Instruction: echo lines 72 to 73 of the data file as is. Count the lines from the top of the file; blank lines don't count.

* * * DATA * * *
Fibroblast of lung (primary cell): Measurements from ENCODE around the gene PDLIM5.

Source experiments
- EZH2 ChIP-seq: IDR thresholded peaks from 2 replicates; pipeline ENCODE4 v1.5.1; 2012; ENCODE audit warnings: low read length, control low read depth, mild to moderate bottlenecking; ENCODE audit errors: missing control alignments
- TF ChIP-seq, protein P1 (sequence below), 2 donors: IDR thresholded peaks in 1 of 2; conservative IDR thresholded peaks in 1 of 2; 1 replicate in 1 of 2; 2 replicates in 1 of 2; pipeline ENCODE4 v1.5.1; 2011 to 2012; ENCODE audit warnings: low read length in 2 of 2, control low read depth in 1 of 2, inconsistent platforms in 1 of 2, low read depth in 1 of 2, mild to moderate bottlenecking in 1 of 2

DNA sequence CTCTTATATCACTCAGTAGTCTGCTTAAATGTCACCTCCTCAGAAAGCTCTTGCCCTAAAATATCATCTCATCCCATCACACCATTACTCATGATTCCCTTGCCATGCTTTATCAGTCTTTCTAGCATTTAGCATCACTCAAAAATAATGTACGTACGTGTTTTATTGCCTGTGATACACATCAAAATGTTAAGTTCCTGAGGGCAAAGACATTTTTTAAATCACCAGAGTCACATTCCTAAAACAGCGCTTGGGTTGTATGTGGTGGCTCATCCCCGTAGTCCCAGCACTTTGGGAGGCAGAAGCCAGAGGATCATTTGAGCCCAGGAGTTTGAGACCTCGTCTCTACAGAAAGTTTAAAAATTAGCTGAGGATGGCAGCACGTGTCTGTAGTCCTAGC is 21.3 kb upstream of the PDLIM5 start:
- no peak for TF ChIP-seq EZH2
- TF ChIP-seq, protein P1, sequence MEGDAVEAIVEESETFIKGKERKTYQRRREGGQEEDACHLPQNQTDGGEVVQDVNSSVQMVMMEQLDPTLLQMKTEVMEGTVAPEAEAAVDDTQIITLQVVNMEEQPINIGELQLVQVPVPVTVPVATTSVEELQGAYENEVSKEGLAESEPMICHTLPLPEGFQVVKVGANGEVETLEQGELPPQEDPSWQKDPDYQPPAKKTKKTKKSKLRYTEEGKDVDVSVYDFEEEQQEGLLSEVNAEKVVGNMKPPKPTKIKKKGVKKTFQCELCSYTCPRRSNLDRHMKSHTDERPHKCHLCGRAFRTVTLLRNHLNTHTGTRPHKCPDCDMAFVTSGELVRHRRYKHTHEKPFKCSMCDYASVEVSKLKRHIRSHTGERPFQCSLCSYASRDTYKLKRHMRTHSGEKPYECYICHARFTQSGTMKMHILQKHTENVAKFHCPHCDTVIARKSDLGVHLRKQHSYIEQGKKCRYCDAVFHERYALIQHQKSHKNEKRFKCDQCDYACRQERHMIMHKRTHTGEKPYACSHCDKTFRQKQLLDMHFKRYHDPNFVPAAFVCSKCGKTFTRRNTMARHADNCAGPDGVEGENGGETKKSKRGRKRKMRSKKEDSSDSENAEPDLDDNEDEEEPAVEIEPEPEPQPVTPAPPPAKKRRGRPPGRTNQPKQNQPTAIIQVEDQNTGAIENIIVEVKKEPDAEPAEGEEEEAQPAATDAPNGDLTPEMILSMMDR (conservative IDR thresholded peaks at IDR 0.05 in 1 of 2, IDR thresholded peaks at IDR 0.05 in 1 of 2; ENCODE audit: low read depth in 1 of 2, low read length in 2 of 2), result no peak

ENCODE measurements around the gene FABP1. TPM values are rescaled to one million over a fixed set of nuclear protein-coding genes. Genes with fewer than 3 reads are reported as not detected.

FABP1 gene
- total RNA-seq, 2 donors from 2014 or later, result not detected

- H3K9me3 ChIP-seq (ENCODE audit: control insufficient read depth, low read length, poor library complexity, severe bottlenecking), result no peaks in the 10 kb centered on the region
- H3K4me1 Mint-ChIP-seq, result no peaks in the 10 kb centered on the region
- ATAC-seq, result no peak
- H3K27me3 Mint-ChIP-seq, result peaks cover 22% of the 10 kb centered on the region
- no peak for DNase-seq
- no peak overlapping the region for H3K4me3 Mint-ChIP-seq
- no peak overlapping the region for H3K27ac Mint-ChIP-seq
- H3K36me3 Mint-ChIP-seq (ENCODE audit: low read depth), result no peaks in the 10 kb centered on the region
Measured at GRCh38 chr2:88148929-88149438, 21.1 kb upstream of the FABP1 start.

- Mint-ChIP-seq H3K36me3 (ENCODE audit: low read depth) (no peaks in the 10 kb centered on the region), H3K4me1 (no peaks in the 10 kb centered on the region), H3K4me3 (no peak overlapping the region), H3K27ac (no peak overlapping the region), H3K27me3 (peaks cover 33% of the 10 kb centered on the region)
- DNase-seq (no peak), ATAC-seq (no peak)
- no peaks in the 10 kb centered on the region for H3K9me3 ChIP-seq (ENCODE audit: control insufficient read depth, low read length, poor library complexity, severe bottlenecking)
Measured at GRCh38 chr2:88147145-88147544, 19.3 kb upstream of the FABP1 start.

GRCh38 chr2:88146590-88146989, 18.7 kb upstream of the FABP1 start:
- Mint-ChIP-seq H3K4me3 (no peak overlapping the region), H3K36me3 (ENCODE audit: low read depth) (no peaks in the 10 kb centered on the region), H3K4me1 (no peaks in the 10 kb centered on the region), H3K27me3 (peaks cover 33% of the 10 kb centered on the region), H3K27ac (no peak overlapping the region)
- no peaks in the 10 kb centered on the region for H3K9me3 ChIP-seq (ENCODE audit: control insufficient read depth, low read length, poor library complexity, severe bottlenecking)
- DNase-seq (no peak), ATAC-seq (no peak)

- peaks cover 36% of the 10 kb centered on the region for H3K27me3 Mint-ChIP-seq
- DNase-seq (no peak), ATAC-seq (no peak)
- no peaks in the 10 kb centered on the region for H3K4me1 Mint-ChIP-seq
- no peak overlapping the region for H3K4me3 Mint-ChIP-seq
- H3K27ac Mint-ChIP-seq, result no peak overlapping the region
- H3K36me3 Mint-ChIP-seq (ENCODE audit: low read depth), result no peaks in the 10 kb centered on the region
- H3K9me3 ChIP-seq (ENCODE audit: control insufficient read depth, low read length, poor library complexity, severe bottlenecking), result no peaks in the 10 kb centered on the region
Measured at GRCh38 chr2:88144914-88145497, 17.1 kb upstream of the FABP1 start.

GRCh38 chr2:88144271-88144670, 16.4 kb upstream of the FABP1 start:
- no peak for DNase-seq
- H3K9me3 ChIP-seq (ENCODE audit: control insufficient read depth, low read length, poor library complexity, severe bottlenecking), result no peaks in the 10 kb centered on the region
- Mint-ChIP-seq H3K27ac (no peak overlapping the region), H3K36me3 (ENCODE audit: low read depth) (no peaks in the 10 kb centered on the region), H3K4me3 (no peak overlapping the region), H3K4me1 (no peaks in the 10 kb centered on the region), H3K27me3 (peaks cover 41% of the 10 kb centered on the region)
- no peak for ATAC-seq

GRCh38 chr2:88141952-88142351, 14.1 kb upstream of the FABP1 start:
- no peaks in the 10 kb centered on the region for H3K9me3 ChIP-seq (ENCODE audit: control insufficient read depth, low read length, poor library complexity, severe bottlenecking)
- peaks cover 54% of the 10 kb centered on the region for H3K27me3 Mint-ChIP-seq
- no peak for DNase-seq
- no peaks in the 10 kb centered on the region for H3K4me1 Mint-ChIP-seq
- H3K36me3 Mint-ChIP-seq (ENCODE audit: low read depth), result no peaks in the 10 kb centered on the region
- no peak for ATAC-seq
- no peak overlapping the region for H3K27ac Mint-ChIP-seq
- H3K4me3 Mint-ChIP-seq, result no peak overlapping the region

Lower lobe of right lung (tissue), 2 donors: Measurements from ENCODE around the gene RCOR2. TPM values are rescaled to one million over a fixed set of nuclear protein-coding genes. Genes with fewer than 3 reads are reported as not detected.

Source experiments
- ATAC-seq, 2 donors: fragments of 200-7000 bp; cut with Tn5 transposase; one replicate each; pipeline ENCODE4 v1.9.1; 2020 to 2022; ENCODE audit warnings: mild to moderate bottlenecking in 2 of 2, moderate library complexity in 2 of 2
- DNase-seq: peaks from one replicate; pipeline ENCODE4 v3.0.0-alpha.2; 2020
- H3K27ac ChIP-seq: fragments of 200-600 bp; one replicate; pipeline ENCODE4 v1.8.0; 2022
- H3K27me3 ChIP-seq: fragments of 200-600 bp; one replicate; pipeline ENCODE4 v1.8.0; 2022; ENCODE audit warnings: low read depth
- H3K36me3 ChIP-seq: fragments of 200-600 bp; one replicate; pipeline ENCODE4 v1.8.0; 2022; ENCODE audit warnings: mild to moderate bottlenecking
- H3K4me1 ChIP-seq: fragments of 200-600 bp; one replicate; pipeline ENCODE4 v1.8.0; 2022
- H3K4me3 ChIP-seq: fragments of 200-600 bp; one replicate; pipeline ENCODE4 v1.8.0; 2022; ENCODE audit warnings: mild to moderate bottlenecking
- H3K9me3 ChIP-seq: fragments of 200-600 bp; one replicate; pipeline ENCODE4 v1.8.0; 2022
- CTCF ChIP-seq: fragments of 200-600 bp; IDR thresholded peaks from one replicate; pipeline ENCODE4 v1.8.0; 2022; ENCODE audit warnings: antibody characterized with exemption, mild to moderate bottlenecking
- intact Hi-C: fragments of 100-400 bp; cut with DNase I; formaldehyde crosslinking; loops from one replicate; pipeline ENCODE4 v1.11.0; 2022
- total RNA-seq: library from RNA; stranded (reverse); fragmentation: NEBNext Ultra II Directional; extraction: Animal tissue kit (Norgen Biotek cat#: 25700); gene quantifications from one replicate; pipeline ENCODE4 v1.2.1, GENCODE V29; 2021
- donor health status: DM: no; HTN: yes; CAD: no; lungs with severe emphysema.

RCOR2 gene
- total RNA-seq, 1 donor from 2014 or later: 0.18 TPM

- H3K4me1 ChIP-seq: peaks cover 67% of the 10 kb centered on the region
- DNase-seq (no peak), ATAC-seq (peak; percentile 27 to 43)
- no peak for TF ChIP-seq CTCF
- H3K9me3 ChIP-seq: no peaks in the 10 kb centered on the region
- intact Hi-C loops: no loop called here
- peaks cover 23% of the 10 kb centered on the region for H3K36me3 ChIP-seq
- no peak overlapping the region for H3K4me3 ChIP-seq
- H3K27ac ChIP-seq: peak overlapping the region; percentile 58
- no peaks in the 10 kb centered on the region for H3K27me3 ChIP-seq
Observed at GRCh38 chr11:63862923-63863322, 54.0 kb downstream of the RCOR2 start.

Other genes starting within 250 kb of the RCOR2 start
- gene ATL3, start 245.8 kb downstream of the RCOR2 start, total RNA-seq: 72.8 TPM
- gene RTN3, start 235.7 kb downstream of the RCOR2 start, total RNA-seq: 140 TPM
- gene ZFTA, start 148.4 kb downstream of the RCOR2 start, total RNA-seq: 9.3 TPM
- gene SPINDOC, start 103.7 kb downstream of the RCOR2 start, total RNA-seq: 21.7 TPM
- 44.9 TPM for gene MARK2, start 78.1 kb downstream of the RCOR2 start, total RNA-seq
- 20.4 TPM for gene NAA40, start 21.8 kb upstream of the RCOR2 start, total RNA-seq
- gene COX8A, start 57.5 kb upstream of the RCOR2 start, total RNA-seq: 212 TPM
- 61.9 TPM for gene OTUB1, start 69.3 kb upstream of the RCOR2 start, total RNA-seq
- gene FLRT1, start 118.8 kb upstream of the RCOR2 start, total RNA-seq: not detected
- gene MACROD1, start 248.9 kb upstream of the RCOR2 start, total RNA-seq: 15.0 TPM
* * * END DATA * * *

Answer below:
- no peak overlapping the region for H3K4me3 ChIP-seq
- H3K27ac ChIP-seq: peak overlapping the region; percentile 58